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Comment: Re:Come a long way (Score 3, Insightful) 368

Wow, slashdot has come a long way from when I first started reading "chips & dips" in 1997. Even just 10 years ago, a story like this would have been met with enthusiasm and honest support, with a virtual pat on the back to the developers.

Today, a story like this is reduced to a mere platform for chest-beating

To be fair, the vast world of computers and software has come a long way since 1997. What might have been an interesting accomplishment in 1997 is now basically an exercise in pointlessness. Sure, it can be done. Sure, it's small and fast. But so what? What was actually accomplished that's worth anything? Processor power and memory advances since 1997 have obviated any reasonable need for an operating system such as the one described here, and the demands made on modern operating systems pretty much dictate that they be a whole lot more maintainable than any assembly code will ever be.

Comment: Re:Humanity is lost (Score 1) 290

by zieroh (#49465557) Attached to: Report: Apple Watch Preorders Almost 1 Million On First Day In the US

While there are a few examples of wristwatch design prior (especially for the military), in 1904 Dumont asked Cartier to design a watch he could wear and still keep both hands free for flying. Jaeger designed a wristwatch for Cartier called the "Dumont", after the famous aviator, in 1911 for commercial sale and the "trendy set" rushed to buy them. Sounds like a pretty familiar story to me... even a bit sheeplish, don't you think? I believe that some things never really change, but of course, that's just my opinion.

That might explain the initial rush, but it utterly fails to explain why wristwatches became the de-facto standard for the next 90-odd years.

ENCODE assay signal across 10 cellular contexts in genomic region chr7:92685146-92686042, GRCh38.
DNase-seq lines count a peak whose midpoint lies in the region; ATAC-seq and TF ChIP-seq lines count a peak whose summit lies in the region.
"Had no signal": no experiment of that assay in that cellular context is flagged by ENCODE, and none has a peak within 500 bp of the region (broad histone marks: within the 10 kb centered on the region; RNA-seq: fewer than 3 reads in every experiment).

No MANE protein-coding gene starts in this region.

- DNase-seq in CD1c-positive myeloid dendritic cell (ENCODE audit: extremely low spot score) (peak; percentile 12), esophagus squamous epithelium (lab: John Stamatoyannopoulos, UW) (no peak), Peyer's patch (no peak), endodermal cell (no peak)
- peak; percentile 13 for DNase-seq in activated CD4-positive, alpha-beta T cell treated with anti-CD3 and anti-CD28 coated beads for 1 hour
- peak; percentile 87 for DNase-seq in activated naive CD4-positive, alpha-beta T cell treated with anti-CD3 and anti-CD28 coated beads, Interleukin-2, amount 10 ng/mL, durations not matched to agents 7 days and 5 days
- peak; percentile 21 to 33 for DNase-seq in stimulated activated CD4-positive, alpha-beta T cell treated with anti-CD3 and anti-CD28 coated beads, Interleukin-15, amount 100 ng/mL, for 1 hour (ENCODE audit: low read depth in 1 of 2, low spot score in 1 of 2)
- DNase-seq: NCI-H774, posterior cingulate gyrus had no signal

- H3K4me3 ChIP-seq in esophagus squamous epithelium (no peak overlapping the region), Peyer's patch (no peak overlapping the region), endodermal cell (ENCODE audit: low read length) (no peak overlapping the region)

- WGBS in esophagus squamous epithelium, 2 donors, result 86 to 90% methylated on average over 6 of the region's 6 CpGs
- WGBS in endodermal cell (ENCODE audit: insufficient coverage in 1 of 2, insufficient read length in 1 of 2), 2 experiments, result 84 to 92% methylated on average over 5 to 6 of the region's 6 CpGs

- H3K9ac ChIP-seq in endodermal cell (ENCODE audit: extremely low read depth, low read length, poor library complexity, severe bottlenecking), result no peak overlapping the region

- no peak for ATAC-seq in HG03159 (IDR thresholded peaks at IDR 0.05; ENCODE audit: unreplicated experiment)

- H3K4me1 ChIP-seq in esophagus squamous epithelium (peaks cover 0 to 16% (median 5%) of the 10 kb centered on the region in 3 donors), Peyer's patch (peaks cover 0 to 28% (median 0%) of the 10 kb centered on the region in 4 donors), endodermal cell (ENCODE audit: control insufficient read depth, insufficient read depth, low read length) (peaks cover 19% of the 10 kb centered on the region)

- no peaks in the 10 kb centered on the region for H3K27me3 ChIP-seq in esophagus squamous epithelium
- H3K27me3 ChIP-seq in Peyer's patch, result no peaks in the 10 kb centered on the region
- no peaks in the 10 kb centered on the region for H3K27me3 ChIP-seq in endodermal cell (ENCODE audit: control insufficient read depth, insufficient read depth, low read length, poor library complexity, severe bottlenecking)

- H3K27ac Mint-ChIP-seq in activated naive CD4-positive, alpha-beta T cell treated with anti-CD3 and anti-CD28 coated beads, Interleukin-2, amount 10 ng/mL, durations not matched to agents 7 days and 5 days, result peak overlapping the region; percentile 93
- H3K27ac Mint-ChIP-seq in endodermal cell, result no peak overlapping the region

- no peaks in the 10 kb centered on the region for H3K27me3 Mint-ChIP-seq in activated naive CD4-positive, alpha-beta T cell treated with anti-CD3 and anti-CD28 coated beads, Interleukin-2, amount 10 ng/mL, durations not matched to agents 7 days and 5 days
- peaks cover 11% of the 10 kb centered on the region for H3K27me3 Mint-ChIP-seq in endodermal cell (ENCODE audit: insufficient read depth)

Comment: Re:Who wears a watch these days (Score 1) 290

by zieroh (#49464429) Attached to: Report: Apple Watch Preorders Almost 1 Million On First Day In the US

When you have to do frequent hand washing (in the last 35 years I have been employed in the meat industry, food industry, childcare and elder care

Good point. Clearly, this device isn't suitable for anyone in any of those professions, so it should probably not be allowed to exist.

Wait, so you put your clean hand in your dirty pocket and then touch meat with that now-filthy hand? Or do you touch meat and then put your filthy hand in your pocket? Either way, ewwww.

Comment: Re:Humanity is lost (Score 1) 290

by zieroh (#49464389) Attached to: Report: Apple Watch Preorders Almost 1 Million On First Day In the US

I don't have a smartwatch and I'm not constantly pulling my phone out of my pocket.

You don't have to immediately respond to every vibrate/ring that comes along.

It's at least worth considering whether your needs are representative of the whole of humanity (or not). My guess is "not".

Comment: I know! (Score 4, Insightful) 185

by zieroh (#49433599) Attached to: The Key To Interviewing At Google

I couldn't resist answering this:

Why are manhole covers round?

Because if they were square, they could be turned sideways, rotated 45 degrees, and dropped through the hole. As it turns out, this holds true for any shape with an even number of sides, until the length of each side drops below a threshold that's related to the lip of the hole.

"If it ain't broke, don't fix it." - Bert Lantz

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